“I do solemnly swear to faithfully execute the office of President of the United States. And will, to the best of my ability, preserve, protect and defend, the Constitution of the United States.” As a very young man growing up in Pittsburgh, I

At the time, John F. Kennedy was the president, and there was hope that opportunity to become whatever a young boy dreamed was not going to be denied. I had the audacity to believe that within my lifetime, it might come in handy to know those words. Barack Hussein Obama, “Barry” to his high school friends in Hawaii, probably didn’t memorize that oath.

The path to the White House certainly was not mapped out for any African American, and Obama’s path just to high school had already had more twists and turns than most. But today, Obama is standing on the brink of achieving what few would dream, and even fewer expected, becoming the first Black man to become President of the United States.

Last week, when Obama finally achieved the requisite number of delegate votes to sew up the nomination, citizens of this country were treated to one of those signature events for a country, a turning point, a milestone. As everyone can remember where they were when Kennedy and Rev. Dr. Martin Luther King Jr. were shot, and where they were when man landed on the moon, and where they were on September 11, 2001, now they can mark June 3, 2008.

That was the day Barack Obama became the Democratic nominee for President of the United States. In my lifetime. While it is a great achievement, becoming the nominee, it is not the final goal. To use a pro football analogy, two teams make it to the Super Bowl every year, and while that is a great achievement, the team that doesn’t hoist the Pete Rozelle trophy at the end of the contest is considered a loser.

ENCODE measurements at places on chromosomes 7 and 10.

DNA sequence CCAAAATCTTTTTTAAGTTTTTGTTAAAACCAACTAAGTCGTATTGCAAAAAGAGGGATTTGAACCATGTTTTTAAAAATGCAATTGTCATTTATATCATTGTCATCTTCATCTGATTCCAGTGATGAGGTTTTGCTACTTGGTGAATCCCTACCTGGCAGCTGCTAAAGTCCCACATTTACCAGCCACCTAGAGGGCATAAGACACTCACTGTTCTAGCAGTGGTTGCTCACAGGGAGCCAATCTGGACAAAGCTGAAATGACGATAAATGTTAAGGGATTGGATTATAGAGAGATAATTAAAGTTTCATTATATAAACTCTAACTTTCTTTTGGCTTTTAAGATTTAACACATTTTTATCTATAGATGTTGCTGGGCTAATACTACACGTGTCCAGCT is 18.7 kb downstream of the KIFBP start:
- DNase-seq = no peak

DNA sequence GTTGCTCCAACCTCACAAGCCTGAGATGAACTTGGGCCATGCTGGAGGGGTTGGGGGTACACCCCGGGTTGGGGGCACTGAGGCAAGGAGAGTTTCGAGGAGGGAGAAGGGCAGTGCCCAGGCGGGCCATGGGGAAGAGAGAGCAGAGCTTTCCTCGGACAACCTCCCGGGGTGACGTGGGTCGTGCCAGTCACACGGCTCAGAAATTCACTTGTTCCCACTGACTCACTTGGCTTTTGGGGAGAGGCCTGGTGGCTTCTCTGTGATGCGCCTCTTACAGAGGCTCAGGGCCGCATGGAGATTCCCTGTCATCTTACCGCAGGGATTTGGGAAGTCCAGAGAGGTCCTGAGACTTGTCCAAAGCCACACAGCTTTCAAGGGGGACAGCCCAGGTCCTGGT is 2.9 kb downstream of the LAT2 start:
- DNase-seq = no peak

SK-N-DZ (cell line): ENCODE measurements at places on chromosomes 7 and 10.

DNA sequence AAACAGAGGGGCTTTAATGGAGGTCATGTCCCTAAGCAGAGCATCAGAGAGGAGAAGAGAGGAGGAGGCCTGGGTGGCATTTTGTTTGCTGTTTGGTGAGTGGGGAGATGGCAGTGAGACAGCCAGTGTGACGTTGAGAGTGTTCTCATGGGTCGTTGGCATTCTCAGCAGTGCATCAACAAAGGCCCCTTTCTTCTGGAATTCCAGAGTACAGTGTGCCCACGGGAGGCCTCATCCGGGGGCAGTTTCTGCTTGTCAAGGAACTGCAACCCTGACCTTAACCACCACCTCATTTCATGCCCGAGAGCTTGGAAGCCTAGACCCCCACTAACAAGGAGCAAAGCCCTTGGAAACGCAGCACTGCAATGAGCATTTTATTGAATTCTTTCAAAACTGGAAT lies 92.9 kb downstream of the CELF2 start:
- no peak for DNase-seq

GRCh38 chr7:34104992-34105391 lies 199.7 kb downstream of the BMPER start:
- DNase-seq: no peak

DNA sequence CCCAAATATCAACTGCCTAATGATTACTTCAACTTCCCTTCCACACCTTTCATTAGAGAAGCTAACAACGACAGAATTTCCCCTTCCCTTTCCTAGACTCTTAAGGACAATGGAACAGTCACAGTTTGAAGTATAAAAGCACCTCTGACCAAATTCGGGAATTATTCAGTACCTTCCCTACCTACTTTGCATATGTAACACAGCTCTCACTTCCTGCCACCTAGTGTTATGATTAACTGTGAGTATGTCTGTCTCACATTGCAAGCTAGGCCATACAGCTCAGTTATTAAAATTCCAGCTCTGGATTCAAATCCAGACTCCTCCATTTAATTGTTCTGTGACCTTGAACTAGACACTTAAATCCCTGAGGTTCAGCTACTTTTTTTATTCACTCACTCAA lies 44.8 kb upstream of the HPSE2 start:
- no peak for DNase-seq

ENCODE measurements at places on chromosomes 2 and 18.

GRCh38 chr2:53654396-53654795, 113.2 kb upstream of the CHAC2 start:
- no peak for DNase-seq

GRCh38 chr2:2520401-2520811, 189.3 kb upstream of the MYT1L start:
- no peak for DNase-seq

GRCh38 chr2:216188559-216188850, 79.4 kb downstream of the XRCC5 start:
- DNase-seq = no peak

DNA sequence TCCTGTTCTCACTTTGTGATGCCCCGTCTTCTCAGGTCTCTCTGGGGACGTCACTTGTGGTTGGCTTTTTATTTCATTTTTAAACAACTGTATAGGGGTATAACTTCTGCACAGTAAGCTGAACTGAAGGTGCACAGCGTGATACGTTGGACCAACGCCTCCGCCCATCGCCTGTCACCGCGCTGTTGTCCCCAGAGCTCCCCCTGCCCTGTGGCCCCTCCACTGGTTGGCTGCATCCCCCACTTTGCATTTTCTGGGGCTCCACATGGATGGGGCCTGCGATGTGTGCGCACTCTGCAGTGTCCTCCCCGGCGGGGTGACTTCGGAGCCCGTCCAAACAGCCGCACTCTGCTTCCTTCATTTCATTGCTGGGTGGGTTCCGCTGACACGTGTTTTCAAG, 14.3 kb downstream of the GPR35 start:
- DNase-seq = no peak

Obama will face a spirited opposition from presumptive Republican nominee Sen. John McCain. He’ll be bombarded with attacks from a Republican Party that has perfected the art of slicing and dicing by any means necessary. He’ll find that every one of his friends, enemies, casual acquaintances, his gardener, his barber, anyone who lived on his block, or who wears an Obama button, will be researched and “YouTubed” for every possible wart or untoward utterance.

He’ll find his patriotism, his intelligence, his honesty, his youth, his Blackness, his whiteness and even his maleness called into question (and that is just by the Democrats). He’s already been told, point blank, that some Americans won’t vote for him because he is Black (and, to our shame, some of those Americans are Black, just as some women wouldn’t vote for Hillary Clinton because she is a female). But he has already come so far, and, thankfully, we’ve been able to make the trip with him.

His victory does not solely belong to him. It also belongs to those thousands of young people, Black and white, who decided that their time is now, and that they should get involved in his campaign because they recognized that they are the change we’ve been waiting for. His victory belongs to those elderly Blacks who suffered through years of Jim Crow and so many daunting obstacles to their right to vote.

His victory belongs to Shirley Chisholm, who ran for president in 1972, and Rev. Jesse Jackson, whose presidential runs in the 1980s fueled voter registration drives that, while they could not elect Jackson, elected hundreds of Black officeholders who paved the way for Obama. The victory also belongs to my sons and daughter.

My daughter had the opportunity to meet Obama last summer, and she is boasting to all her friends that she shook the hand of the next President of the United States. My sons share in that pride and one of them is even considering a career in politics. Barack Obama has shown them that it is more than a dream, more than hope.

In November, it will be a reality. My children, and other Black children, can now memorize that oath. In my lifetime, the oath of office for President of the United States will be more than just something to memorize. In my lifetime, I can get to hear a Black man recite it, not just as an exercise, but for real. I do solemnly swear!

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